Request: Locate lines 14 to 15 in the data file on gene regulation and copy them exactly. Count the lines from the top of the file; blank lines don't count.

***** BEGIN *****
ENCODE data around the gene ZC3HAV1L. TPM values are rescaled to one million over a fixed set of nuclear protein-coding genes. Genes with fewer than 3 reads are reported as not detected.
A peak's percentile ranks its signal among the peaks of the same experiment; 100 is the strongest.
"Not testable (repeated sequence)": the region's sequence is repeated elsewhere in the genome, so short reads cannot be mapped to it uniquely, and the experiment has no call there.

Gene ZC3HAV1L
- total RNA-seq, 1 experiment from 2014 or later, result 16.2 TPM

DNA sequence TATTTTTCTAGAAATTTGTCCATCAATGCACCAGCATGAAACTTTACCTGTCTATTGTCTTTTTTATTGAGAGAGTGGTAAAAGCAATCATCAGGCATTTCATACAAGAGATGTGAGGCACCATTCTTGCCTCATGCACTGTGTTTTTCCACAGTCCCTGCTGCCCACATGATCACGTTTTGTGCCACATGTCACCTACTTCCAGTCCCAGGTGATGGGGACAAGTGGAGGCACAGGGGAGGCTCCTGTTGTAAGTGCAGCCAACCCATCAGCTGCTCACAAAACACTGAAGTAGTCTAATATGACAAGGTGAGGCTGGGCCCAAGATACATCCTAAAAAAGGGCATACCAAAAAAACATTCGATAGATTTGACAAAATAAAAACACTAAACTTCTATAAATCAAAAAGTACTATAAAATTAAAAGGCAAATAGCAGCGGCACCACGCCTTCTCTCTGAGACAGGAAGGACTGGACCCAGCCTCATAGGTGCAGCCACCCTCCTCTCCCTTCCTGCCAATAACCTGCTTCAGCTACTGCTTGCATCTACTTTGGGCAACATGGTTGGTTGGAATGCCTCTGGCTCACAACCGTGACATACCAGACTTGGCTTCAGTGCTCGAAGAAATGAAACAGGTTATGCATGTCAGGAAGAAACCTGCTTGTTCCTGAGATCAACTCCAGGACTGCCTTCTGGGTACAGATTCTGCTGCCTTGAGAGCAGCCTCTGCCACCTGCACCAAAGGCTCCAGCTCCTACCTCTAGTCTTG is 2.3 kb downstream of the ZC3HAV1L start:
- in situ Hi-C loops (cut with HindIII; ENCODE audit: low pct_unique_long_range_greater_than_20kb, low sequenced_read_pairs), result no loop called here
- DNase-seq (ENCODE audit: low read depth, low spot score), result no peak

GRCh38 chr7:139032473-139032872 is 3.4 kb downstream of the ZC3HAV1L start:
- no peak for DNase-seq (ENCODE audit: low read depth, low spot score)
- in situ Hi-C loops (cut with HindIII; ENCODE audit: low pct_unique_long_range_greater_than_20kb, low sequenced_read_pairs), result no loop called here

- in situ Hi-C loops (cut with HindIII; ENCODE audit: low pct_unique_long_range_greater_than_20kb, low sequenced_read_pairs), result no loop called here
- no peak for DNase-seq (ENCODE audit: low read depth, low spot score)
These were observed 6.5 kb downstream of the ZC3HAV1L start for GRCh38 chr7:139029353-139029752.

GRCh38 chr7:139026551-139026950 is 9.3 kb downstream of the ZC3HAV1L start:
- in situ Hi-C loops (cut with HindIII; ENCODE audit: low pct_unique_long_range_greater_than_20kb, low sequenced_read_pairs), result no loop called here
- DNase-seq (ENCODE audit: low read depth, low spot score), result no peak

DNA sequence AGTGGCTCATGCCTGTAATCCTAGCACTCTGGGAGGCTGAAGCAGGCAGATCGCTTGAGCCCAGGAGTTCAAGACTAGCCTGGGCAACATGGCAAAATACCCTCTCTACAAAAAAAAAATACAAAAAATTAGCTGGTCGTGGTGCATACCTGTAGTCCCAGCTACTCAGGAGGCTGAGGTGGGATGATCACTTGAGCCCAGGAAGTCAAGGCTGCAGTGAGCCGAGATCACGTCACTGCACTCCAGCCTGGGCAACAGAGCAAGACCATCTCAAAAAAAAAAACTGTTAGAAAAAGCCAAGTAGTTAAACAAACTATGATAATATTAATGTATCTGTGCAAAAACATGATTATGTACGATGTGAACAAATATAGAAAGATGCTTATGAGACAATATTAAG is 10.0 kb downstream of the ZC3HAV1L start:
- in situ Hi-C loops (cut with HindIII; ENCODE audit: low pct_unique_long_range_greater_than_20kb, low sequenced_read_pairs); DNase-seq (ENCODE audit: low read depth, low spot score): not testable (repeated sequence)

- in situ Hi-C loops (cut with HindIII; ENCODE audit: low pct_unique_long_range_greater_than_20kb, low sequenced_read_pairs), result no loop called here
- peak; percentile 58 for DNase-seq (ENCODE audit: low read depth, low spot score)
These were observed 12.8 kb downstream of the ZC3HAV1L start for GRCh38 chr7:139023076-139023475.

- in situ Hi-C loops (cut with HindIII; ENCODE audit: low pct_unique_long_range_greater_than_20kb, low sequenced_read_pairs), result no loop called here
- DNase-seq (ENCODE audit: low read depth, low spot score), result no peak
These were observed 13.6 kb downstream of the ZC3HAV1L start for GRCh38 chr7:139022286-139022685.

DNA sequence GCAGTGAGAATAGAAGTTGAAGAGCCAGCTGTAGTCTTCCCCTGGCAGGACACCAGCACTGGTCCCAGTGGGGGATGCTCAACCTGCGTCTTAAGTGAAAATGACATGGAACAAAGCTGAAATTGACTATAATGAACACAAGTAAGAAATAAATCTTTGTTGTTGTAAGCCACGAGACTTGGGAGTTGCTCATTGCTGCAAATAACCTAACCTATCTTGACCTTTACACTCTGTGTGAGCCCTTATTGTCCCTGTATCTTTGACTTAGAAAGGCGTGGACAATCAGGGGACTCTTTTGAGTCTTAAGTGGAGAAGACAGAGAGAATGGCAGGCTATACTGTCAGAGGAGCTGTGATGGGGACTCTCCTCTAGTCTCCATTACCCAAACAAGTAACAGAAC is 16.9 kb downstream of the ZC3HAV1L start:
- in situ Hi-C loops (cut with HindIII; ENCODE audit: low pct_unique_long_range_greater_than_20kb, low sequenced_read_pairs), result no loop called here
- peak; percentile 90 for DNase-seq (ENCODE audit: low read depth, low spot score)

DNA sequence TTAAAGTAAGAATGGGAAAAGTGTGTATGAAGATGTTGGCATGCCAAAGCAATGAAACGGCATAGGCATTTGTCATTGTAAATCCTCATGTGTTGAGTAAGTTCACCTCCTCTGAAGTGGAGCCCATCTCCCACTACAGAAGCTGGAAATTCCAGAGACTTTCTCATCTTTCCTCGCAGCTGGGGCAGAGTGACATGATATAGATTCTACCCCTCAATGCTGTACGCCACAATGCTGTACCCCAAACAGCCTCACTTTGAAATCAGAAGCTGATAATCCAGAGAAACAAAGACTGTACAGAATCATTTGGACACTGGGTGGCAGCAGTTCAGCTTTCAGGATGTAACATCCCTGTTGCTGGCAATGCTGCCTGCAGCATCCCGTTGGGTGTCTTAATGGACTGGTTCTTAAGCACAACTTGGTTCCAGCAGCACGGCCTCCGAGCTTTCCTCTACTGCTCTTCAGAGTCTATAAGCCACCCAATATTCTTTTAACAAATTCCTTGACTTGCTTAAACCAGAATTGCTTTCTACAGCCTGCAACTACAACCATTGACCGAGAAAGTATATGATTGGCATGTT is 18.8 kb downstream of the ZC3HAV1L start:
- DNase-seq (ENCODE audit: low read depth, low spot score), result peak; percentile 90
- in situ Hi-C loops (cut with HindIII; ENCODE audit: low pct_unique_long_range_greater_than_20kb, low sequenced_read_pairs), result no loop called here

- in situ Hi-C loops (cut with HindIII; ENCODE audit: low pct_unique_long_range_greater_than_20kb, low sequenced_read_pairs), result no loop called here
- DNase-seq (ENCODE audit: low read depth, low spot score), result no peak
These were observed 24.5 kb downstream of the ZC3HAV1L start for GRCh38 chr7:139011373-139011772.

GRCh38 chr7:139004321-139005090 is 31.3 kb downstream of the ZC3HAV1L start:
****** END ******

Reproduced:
These were observed 6.5 kb downstream of the ZC3HAV1L start for GRCh38 chr7:139029353-139029752.

GRCh38 chr7:139026551-139026950 is 9.3 kb downstream of the ZC3HAV1L start: